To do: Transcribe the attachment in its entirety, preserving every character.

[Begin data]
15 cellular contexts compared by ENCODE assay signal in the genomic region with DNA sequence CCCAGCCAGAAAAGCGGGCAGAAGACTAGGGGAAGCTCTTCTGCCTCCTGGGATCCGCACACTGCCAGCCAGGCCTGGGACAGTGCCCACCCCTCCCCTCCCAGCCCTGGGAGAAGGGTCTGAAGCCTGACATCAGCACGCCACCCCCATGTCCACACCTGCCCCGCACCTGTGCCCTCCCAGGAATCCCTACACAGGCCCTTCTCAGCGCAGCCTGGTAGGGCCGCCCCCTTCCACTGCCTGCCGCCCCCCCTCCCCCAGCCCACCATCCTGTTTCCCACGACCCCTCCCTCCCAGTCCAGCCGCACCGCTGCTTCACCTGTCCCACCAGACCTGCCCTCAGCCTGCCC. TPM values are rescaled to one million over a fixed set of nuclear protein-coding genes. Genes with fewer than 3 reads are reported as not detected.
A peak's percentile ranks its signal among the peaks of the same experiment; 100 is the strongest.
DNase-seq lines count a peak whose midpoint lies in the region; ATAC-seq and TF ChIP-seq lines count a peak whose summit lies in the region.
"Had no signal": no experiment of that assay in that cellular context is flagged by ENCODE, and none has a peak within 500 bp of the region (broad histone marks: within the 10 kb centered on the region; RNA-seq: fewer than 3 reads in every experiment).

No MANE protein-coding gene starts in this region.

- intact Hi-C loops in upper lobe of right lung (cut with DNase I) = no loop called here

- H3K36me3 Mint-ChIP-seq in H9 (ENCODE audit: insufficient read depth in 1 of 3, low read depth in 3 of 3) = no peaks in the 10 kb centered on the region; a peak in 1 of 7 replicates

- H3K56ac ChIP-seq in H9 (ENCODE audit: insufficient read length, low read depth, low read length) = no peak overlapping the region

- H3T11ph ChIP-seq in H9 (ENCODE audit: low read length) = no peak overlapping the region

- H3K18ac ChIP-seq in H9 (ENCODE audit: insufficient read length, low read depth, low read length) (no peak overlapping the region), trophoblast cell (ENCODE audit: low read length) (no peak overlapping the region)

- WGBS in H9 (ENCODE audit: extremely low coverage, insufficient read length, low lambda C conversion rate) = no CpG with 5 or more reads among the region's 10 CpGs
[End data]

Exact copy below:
15 cellular contexts compared by ENCODE assay signal in the genomic region with DNA sequence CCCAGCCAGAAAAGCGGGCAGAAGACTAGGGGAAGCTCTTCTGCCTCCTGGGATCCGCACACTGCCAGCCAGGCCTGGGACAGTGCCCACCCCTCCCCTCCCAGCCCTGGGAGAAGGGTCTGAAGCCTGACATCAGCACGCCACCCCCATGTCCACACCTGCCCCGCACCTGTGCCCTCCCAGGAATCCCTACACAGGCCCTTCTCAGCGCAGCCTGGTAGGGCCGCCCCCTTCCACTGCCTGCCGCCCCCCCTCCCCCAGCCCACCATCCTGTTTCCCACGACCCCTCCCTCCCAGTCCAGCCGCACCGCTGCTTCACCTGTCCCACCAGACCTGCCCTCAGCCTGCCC. TPM values are rescaled to one million over a fixed set of nuclear protein-coding genes. Genes with fewer than 3 reads are reported as not detected.
A peak's percentile ranks its signal among the peaks of the same experiment; 100 is the strongest.
DNase-seq lines count a peak whose midpoint lies in the region; ATAC-seq and TF ChIP-seq lines count a peak whose summit lies in the region.
"Had no signal": no experiment of that assay in that cellular context is flagged by ENCODE, and none has a peak within 500 bp of the region (broad histone marks: within the 10 kb centered on the region; RNA-seq: fewer than 3 reads in every experiment).

No MANE protein-coding gene starts in this region.

- intact Hi-C loops in upper lobe of right lung (cut with DNase I) = no loop called here

- H3K36me3 Mint-ChIP-seq in H9 (ENCODE audit: insufficient read depth in 1 of 3, low read depth in 3 of 3) = no peaks in the 10 kb centered on the region; a peak in 1 of 7 replicates

- H3K56ac ChIP-seq in H9 (ENCODE audit: insufficient read length, low read depth, low read length) = no peak overlapping the region

- H3T11ph ChIP-seq in H9 (ENCODE audit: low read length) = no peak overlapping the region

- H3K18ac ChIP-seq in H9 (ENCODE audit: insufficient read length, low read depth, low read length) (no peak overlapping the region), trophoblast cell (ENCODE audit: low read length) (no peak overlapping the region)

- WGBS in H9 (ENCODE audit: extremely low coverage, insufficient read length, low lambda C conversion rate) = no CpG with 5 or more reads among the region's 10 CpGs